August 13, 2015 report
Biologists find malaria parasites lost drug resistance after health policy changes
(Medical Xpress)—Chloroquine (CQ) is a first-line treatment for Plasmodium falciparum infections, which like many other malaria treatments, eventually resulted in the selection of parasites with resistance to the drug. The evolutionary dynamics of antimalarial drug resistance are driven by many factors, including differing transmission contexts and new drug pressures on parasites. Recently, a group of researchers published a study in the Proceedings of the National Academy of Sciences that examined the loss of CQ resistance (CQR) in French Guiana following a health policy change.
To conduct their study, the researchers studied P. falciparum isolates collected between 1994 and 2013 from symptomatic patients in French Guiana. They conducted DNA extraction and phenotyping from samples to compile a database of genetic information about the various strains. Their analysis revealed the presence of a single mutation in the pfcrt allele encoding a substitution associated with a return of parasite susceptibility to CQ.
In 1995, CQ had become ineffective against the prevalent CQR parasite strains in much of French Guiana and surrounding countries, and was officially abandoned as a course of treatment because of poor clinical efficacy. Quinine plus doxycycline became the subsequent treatment through 2007. Researchers used a gene marker, K76T, as a marker for CQ resistance.
After a sustained period during which CQ pressure was removed in the country, parasites lost their resistance to CQ, even though the resistance marker K76T remained fixed in the parasite population—this was caused by the acquisition of an additional C350R substitution in the gene that expresses the K76T mutation scientists used to spot drug resistance. This substitution also resulted in new resistance to piperaquine, another drug used to treat malaria.
The authors write, "The successive implementation over time of various first-line drugs after the official cessation of CQ use has created a complex selection landscape operating on the pfcrt gene, which is known to impact the efficacy of multiple antimalarials." The drug profiling data from which they drew their conclusions also demonstrated the increased susceptibility of parasites to a number of other antimalarials. "This result reveals a pleiotropic role for this recently emerged pfcrt allele in modulating parasite susceptibility to clinically important antimalarials," the researchers write.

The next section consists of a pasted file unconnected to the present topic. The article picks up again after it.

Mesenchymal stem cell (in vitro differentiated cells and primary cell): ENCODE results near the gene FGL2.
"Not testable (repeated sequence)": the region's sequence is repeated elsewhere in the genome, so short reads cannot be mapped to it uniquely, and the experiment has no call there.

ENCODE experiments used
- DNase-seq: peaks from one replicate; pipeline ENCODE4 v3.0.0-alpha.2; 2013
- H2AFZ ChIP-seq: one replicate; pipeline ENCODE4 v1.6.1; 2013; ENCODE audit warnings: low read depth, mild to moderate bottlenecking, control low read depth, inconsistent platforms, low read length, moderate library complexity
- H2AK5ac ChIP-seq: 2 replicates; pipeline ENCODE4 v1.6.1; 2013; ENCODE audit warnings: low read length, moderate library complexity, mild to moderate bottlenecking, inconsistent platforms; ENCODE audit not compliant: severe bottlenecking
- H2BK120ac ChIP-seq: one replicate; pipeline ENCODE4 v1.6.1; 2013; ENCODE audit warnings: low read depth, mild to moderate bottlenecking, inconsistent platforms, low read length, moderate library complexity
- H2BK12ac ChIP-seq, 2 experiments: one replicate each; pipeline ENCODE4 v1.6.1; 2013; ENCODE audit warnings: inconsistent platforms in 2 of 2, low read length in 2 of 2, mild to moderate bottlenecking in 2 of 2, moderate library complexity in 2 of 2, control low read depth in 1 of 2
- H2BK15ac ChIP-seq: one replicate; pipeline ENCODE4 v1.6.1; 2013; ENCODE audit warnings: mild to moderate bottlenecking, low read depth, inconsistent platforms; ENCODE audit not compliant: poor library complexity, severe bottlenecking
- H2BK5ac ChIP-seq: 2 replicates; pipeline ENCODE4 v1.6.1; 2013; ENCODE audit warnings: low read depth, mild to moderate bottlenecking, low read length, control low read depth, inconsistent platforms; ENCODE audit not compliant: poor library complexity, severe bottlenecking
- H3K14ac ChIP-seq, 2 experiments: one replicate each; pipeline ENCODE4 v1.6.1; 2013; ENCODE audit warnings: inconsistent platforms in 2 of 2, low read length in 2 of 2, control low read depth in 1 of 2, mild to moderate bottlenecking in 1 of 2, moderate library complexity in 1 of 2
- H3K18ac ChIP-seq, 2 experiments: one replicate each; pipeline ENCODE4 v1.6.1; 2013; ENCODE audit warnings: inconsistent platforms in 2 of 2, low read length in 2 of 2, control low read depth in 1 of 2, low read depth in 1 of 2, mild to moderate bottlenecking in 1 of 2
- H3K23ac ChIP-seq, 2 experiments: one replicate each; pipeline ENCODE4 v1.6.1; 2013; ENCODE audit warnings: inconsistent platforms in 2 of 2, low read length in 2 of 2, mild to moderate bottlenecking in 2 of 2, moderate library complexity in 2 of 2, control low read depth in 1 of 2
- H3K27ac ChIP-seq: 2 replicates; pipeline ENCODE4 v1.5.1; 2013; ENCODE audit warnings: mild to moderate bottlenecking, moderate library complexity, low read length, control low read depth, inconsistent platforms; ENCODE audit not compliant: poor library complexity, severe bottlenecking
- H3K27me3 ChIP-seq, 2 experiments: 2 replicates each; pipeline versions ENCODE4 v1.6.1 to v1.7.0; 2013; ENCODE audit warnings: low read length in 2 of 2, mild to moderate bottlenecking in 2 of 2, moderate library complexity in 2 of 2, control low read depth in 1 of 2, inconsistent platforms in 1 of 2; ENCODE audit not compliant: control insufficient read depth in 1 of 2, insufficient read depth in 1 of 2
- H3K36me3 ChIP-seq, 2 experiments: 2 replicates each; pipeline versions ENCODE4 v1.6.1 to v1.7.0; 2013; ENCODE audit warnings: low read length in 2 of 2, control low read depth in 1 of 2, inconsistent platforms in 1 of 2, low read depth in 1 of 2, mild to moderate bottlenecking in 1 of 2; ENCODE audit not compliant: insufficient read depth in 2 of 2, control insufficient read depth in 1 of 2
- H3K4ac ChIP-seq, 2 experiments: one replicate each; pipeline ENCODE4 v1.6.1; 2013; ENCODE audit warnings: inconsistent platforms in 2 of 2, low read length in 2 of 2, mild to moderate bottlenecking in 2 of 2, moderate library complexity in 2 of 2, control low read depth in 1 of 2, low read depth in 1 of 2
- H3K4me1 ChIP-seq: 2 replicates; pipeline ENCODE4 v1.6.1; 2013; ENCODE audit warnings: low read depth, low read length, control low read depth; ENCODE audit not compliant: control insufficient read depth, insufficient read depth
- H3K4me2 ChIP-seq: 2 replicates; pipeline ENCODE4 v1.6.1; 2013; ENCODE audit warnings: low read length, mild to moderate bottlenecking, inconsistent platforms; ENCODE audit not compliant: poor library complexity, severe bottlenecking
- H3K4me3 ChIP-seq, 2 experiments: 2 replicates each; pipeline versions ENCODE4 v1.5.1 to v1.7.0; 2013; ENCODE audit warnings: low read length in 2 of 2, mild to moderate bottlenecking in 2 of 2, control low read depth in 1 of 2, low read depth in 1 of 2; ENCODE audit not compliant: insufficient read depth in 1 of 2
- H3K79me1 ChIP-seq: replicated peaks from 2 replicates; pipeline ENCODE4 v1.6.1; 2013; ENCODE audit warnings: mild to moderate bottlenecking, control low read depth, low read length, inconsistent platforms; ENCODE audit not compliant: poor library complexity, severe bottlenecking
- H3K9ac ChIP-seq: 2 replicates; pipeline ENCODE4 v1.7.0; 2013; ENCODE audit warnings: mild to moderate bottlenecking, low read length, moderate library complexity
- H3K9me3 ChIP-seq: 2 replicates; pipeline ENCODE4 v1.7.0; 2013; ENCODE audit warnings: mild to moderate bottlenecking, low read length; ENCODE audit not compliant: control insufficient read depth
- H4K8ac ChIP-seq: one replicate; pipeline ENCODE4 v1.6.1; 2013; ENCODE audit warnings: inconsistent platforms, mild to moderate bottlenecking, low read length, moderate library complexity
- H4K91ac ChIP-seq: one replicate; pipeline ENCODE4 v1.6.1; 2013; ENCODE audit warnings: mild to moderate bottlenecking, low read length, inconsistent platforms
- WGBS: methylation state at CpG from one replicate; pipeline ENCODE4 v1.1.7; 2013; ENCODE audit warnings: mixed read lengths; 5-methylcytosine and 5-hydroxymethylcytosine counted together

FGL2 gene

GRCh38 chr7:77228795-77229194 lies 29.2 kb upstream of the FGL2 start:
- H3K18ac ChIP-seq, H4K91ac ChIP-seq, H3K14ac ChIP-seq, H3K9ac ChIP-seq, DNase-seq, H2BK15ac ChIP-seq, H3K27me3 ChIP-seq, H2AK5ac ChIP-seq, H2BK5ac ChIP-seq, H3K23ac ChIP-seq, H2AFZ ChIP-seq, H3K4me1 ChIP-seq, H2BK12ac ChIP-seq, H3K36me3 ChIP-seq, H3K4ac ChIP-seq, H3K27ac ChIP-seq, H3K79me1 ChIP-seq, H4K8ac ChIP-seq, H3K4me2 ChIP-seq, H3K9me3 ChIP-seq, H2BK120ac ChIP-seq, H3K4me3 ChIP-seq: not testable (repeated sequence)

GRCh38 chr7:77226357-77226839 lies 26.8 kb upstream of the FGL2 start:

This phenotypic reversion was caused by the acquisition of a single mutation that abolished resistance, as opposed to the alternative scenario in which the original wild type gene reemerged in the parasite population. In fact, the research revealed that the wild type pfcrt gene had been completely purged from the population, and that the small percentage of parasites with the original haplotype imported from other regions was insufficient to gain a foothold in French Guiana during the period in which CQ treatment was abandoned.
The authors write, "In conclusion, this work illustrates a unique evolutionary path taken by the pfcrt gene as a consequence of an altered drug policy," and that "the usefulness of standard molecular markers for drug resistance will require periodic phenotypic validation to contend with ongoing parasite evolution."
In regions with high malaria endemicity, the withdrawal of chloroquine (CQ) as first-line treatment of Plasmodium falciparum infections has typically led to the restoration of CQ susceptibility through the reexpansion of the wild-type (WT) allele K76 of the chloroquine resistance transporter gene (pfcrt) at the expense of less fit mutant alleles carrying the CQ resistance (CQR) marker K76T. In low-transmission settings, such as South America, drug resistance mutations can attain 100% prevalence, thereby precluding the return of WT parasites after the complete removal of drug pressure. In French Guiana, despite the fixation of the K76T allele, the prevalence of CQR isolates progressively dropped from >90% to <30% during 17 y after CQ withdrawal in 1995. Using a genome-wide association study with CQ-sensitive (CQS) and CQR isolates, we have identified a single mutation in pfcrt encoding a C350R substitution that is associated with the restoration of CQ susceptibility. Genome editing of the CQR reference strain 7G8 to incorporate PfCRT C350R caused a complete loss of CQR. A retrospective molecular survey on 580 isolates collected from 1997 to 2012 identified all C350R mutant parasites as being CQS. This mutation emerged in 2002 and rapidly spread throughout the P. falciparum population. The C350R allele is also associated with a significant decrease in piperaquine susceptibility in vitro, suggesting that piperaquine pressure in addition to potential fitness costs associated with the 7G8-type CQR pfcrt allele may have selected for this mutation. These findings have important implications for understanding the evolutionary dynamics of antimalarial drug resistance.
© 2015 Medical Xpress